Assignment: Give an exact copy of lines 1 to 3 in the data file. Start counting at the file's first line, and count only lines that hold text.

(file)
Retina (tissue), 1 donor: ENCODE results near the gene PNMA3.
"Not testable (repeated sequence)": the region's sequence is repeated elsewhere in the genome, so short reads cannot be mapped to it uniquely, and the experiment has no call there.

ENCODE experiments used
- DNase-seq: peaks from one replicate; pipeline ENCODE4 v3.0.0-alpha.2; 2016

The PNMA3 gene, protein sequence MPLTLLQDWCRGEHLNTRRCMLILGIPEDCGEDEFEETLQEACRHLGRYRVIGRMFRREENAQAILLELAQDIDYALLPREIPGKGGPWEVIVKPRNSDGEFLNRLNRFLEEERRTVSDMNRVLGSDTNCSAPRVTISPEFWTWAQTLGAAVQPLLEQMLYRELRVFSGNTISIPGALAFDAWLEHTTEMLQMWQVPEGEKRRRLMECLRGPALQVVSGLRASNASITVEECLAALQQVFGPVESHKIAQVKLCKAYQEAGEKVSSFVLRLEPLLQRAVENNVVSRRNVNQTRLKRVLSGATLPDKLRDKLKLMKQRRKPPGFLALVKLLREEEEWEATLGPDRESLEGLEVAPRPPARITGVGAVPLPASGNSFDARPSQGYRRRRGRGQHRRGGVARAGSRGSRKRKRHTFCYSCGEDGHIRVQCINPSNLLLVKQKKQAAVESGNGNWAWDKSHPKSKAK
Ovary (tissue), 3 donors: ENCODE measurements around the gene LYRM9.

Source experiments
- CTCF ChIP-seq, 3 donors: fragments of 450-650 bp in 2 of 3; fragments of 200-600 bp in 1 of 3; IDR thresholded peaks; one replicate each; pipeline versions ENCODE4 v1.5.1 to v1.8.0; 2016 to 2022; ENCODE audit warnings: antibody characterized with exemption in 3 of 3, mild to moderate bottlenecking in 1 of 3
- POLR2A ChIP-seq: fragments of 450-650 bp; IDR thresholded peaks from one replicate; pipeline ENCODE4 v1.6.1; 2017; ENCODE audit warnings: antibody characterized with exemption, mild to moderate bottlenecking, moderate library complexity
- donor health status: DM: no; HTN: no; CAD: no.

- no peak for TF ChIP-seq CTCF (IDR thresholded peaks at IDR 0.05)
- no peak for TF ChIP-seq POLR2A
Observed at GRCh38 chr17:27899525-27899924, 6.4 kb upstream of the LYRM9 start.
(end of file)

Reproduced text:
Retina (tissue), 1 donor: ENCODE results near the gene PNMA3.
"Not testable (repeated sequence)": the region's sequence is repeated elsewhere in the genome, so short reads cannot be mapped to it uniquely, and the experiment has no call there.

ENCODE experiments used